I have one point & shoot that is actually a 5.8-24 mm zoom. This is a 4X zoom. The 35 mm equivalent is 28-116 mm. The sensor is 7.2x5.3 mm. (1/1.8") (And I wish I knew someone who could explain how the heck they came up with sensor size terminology!)

I have another point & shoot that is actually a 5.7-17.1 mm zoom. This is a 3X zoom. The 35 mm equivalent is 34-102 mm. "How could a shorter focal length give a longer 35 mm equivalent?" you might ask. It's because the sensor is only about 5x4 mm. (1/2.5")

I have a few Nikon DSLR's and - thankfully - they all have the same size sensor. They all have a "lens factor" of 1.5. This means that you just multiply the actual focal length of the lens to get the 35 mm equivalent and then you can make comparisons accurately from camera-to-camera. Most Canon's, for instance, have a lens factor of 1.6. On a Nikon DSLR, a 28 mm lens is the "35 mm equivalent" of a 42 mm lens. On most Canon DSLR's, the same 28 mm lens is the equivalent of a 45 mm lens.

These example are just to show you how freaking confusing it can all become if you try to make sense of the "X" power of a zoom lens.

Bottom line...

Check the 35 mm equivalent specifications for the lens. This way, you will be leveling the field and comparing apples to apples. More or less.

Jul 10, 2012 | Tamron 75-300mm f/4.0-5.6 LD Lens for...

1 Answer

Need information and Instruction Manual for a Vintage Bushnell 300mm camera lens


This is not a zoom lens, it is a fixed focal length of 300mm telephoto, so the focus ring will not slide back and forth, merely rotate. It is also manual focus. If you google it, you may find a manual, but doubtful - best bet is to get a book on basic photography and read up on telephoto lenses there.
Update - allegedly made by Tokina, so should be a reasonable lens.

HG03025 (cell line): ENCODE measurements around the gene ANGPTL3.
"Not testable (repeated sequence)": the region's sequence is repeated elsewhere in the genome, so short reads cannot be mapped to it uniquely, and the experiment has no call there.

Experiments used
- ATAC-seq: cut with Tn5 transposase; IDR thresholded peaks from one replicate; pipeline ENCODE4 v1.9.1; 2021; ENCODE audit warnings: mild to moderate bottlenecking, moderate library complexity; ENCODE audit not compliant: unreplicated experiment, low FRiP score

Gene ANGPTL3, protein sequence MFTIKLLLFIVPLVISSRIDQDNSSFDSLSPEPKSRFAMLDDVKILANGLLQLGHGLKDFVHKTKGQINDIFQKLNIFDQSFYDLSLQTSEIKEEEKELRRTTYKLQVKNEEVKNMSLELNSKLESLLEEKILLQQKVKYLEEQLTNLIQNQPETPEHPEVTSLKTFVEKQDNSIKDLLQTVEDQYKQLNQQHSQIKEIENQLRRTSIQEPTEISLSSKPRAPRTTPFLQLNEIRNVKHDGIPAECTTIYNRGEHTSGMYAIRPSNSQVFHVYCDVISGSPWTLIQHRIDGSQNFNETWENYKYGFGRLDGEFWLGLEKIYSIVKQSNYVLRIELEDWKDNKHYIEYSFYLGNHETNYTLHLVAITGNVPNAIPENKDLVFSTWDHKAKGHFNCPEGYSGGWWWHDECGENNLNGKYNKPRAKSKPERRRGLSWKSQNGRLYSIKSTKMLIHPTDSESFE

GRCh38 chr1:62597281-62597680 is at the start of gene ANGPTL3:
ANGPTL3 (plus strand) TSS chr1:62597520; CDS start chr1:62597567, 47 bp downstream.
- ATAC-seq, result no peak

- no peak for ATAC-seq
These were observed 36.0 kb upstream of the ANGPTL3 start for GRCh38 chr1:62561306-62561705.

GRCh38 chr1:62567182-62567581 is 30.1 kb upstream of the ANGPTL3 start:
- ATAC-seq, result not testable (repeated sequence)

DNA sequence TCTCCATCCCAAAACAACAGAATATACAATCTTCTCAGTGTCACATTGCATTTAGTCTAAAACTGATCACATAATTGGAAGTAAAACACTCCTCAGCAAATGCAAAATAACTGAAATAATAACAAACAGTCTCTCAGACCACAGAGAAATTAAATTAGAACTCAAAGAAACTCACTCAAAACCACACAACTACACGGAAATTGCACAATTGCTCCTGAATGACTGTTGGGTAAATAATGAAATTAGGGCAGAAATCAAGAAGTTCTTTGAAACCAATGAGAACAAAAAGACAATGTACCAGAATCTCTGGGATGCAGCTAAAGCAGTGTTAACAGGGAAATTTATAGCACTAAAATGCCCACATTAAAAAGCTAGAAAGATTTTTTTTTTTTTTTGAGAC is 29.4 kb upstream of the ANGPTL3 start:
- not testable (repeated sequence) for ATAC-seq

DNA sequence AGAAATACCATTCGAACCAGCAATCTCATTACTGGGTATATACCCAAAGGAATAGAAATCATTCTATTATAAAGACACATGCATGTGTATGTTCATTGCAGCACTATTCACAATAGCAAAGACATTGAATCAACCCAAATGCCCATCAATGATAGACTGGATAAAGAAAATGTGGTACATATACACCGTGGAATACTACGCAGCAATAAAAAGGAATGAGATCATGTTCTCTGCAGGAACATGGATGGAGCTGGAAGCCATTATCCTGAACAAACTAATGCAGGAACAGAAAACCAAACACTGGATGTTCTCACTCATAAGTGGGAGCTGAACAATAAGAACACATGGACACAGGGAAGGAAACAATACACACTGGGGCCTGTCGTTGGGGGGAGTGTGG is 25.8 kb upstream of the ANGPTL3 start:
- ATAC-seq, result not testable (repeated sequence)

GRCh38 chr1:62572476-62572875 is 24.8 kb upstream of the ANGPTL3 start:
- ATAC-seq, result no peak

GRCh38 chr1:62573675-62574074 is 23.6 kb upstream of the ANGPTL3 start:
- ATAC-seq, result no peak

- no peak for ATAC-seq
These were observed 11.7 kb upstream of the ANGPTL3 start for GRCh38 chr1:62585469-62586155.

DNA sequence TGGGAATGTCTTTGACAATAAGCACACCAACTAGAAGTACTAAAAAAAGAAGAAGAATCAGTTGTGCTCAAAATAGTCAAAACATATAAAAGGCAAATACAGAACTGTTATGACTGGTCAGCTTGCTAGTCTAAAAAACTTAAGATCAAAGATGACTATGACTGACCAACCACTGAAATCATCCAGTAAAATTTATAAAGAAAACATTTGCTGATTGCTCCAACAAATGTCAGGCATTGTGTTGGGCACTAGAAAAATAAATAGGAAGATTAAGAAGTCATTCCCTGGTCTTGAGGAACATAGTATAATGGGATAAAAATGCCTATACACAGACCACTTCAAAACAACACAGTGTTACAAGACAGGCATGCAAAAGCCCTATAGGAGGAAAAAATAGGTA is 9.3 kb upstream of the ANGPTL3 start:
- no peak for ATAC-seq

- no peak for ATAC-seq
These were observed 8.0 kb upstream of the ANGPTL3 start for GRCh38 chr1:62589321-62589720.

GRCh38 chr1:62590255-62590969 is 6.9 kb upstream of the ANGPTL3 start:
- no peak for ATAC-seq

Apr 01, 2017 | Bushnell Cameras

1 Answer

Binocular eye cup replacement


this can be procured by contacting bushnell customer service at 800-423-3537 option 1.

Oct 03, 2009 | Optics

1 Answer

Loose hinge _ Bushnell small binocs - 8 x 21; 392 FT at 1000 Yds.


Bushnells are inexpensive binoculars. A repair would cost more than a new one. If they are out of alignment to have them collimated would take time and that translates to expense. Its not something that can be done at home without a collimator. New ones similar to yours can be found online for between twenty to forty US dollars. Binoculars today can be bought much cheaper than a few years ago. If you are happy with the use you have had from your Bushnells an update won't break the bank.

Jul 18, 2009 | Optics

1 Answer

Bent


Not likely. These binocs are reviewed elsewhere by many, and appear to be pretty much cheap junk.

I happen to have a pair, and the right lens support that is screwed onto the body is cracked plastic.

Maybe with your set, and mine, we could make one good, functional unit... but when you could buy another (ah ma zon dot c o m) for less than 11 dollars, why bother.

Sorry... but they just aren't really very well made. As to the bent focus mech you have, I doubt you could obtain a part, anywhere, to replace the bent one. You might try to straighten the bent part by careful disassembly of the body, but do know that there's a bunch of glued together parts in these binocs, and not too many parts that can be removed/replaced with screws.

Oct 29, 2008 | Vivitar Binoculars 7 X 50

1 Answer

Bushnell Ensign 7X35


since some models change the size of the eyecaps they use ,your best bet is to take off the other side and mail to bushnell for a proper match

Jun 17, 2008 | Bushnell Optics

1 Answer

Zoom will not retract


Dear Grammie,

You have either experienced a lens error or your zoom dial is broken (both usually caused by some sort of impact damage, but which can be spontaneously occuring).

Look for an error message on your camera's LCD screen such as "E18," or "lens error restart camera." If you do not see a lens error but simply cannot retract your zom lens (go into wide angle mode) via the zoom lever then it simply maybe a broken command dial. Either way, however, you will need to have the camera serviced in all likelihood. Call tech support at 1-800-828-4040 M-F from 8 am to 12 midnight EST and Saturdays until 8 pm EST. Hope this helps.

Sincerely,
HeavyDLB

May 22, 2008 | Canon PowerShot A540 Digital Camera

1 Answer

Double vision


The distance between the centers of the eyepieces of your binocular must be the same as the distance between your pupils. This distance is adjusted as follows: 1. Focus on a distant object. 2. Pivot the two halves of your binocular farther or closer apart until you can see a single unobstructed, circular field of view. Make sure to focus on a distant object when you do this because when you focus on a close object you always see two slightly overlapping circular fields. Your binocular may have a scale on the top, between the eyepieces, to help you remember this setting.

Jul 03, 2007 | Bushnell Powerview - Compact 10 x 25...